When we first thought of TheEmployable, we were in the midst of redundancy from our jobs in (ironically) recruitment.
At the time, like most people, who probably go through redundancy (that isn’t voluntary) there are certain parts of the process that you wish were handled more smoothly and with a slightly more personable approach. One of our first posts as TheEmployable was an article that we wrote about the duty of care your employer should give in the recruitment of staff and the subsequent loss of staff, if the worst should happen.
If business has a ‘Green’ policy and carries this in such esteem; if they have a policy on spending thousands on outsourced recruitment and HR; if they take all of their ‘high flying, money-making Executives on weekend trips away….is it not about time that they had a social responsibility scheme to cover the care they give to those that apply for work and those that are unfortunately lost from their organisation due to cut backs and money-saving exercises?
This leads us nicely onto the Youth Employment UK campaign – a campaign in essence that is asking employers to have a duty of care to the (many) young applicants and job seekers who are looking for work and may well come knocking for employment opportunities.
The campaign aims to increase the skills and work opportunities for young people throughout the UK. It will do this by encouraging UK businesses to back young people leaving education by asking them to sign up to the Positive Youth Charter.
We spoke to Laura Jane, a representative of Youth Employment UK last week and she explained that the campaign will help to “provide a resource of information for young people so that they can access local employers and service providers who can help them into work. This service is completely unique as there is currently no joined up approach to the growing numbers of NEET in the UK. Business members receive support and guidance helping them to make the most of the opportunities to engage with their future talent pool, achieve corporate social responsibility objectives and support the UK economy as part of their membership and can use the Youth Employment UK logo and Positive Youth Charter with their marketing strategy.”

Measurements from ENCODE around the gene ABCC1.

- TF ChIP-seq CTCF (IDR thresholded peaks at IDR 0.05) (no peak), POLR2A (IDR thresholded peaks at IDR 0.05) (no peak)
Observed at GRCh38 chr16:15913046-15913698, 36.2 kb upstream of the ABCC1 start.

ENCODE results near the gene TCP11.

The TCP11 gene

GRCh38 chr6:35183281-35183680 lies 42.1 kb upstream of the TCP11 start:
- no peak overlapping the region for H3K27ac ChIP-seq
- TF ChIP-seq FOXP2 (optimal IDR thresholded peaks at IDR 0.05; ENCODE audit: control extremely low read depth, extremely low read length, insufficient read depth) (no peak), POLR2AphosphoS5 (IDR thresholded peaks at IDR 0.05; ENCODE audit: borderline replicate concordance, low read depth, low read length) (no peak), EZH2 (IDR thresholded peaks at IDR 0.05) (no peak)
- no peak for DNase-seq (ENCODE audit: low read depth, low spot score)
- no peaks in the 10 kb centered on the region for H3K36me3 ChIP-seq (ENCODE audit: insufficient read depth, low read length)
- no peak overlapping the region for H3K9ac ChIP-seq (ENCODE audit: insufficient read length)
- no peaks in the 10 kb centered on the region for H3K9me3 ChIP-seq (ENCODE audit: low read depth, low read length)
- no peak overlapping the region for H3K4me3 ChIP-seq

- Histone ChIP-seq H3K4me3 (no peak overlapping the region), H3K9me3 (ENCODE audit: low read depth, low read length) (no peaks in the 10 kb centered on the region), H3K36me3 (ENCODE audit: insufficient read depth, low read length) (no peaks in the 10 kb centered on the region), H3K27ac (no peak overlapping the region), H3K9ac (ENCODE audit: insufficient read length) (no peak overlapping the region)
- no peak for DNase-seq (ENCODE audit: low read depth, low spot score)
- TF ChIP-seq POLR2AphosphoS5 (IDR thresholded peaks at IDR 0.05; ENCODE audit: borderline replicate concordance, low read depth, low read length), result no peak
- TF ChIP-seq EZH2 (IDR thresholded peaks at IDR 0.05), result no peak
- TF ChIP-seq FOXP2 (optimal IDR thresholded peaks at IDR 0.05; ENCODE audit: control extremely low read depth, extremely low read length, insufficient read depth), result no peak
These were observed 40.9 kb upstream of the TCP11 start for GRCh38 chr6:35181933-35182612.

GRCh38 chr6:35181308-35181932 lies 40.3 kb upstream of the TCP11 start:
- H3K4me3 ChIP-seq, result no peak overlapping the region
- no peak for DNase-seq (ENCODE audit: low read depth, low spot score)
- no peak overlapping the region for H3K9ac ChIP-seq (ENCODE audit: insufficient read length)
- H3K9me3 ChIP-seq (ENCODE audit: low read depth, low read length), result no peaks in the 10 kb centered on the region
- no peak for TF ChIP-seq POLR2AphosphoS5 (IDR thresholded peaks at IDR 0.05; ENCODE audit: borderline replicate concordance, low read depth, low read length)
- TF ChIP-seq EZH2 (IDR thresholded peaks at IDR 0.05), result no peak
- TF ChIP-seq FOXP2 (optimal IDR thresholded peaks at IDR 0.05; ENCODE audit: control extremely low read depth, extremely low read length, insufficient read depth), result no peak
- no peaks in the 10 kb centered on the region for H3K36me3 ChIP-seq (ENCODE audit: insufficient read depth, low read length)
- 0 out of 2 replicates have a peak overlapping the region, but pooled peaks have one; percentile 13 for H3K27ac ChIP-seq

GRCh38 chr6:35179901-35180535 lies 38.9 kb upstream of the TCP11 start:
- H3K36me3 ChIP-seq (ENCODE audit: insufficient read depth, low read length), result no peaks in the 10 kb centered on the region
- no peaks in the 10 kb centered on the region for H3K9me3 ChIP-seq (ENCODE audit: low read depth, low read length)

Membership to Youth Employment UK is relatively cheap (certainly for big business) and covers the administration of the scheme. By agreeing to the Positive Youth Charter, a business simply is agreeing to have a positive approach and policy regarding the recruitment of young people and the NEET generation, the support of mentoring and career advice schemes to young people in their local area and the overall promotion of Youth Employment UK.
So “Business” – Do you have a corporate social responsibility to combating Youth Unemployment? If not – why not? Take the time to find out more about this campaign and what it entails via the link below…
You can find out all about membership and download the supporters badge at www.yeuk.org.uk.
Also if you wish to support the scheme and you are not (at the moment) a business representative, you can get involved by;
• Downloading the free supporters badge from the Youth Employment UK website and champion the campaign where possible
• Encourage businesses, charities and public sector organisations to become members of Youth Employment UK
• Join their LinkedIn group, Facebook and Twitter feeds
• Get involved and stay involved we need our supporters to have a voice
We at TheEmployable think that this is a more than worthy campaign and wish Laura Jane and the Youth Employment UK team all the best. We at TheEmployable will carry the supporter’s badge on our website, and encourage you to do the same!